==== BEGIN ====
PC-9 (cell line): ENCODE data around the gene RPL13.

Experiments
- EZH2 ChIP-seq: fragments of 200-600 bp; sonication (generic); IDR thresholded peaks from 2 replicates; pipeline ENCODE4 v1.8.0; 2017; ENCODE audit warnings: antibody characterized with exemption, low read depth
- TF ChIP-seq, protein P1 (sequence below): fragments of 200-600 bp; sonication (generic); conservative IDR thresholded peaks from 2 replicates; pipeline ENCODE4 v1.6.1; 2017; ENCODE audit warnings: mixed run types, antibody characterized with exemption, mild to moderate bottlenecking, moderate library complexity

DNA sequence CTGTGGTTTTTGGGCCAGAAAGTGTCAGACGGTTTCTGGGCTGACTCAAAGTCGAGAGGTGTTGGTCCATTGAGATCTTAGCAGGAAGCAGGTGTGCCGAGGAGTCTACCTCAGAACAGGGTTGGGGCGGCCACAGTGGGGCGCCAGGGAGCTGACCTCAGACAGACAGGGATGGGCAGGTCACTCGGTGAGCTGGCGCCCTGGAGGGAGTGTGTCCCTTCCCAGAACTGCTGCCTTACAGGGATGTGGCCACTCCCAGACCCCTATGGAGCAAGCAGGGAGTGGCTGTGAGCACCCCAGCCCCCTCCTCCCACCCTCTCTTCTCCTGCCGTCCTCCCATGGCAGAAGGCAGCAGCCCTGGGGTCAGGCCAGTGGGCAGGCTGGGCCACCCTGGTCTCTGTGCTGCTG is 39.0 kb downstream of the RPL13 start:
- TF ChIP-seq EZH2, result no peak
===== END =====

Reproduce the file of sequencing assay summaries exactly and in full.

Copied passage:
PC-9 (cell line): ENCODE data around the gene RPL13.

Experiments
- EZH2 ChIP-seq: fragments of 200-600 bp; sonication (generic); IDR thresholded peaks from 2 replicates; pipeline ENCODE4 v1.8.0; 2017; ENCODE audit warnings: antibody characterized with exemption, low read depth
- TF ChIP-seq, protein P1 (sequence below): fragments of 200-600 bp; sonication (generic); conservative IDR thresholded peaks from 2 replicates; pipeline ENCODE4 v1.6.1; 2017; ENCODE audit warnings: mixed run types, antibody characterized with exemption, mild to moderate bottlenecking, moderate library complexity

DNA sequence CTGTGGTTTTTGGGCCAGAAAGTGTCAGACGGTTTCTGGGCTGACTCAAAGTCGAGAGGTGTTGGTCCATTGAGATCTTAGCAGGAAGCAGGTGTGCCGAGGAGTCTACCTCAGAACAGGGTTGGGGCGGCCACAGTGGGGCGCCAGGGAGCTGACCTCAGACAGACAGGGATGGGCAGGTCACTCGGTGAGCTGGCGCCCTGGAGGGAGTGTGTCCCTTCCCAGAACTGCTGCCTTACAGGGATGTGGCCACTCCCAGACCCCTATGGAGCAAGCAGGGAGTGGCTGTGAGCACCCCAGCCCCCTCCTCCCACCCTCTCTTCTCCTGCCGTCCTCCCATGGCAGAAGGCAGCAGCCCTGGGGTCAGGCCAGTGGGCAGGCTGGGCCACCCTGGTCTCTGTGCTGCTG is 39.0 kb downstream of the RPL13 start:
- TF ChIP-seq EZH2, result no peak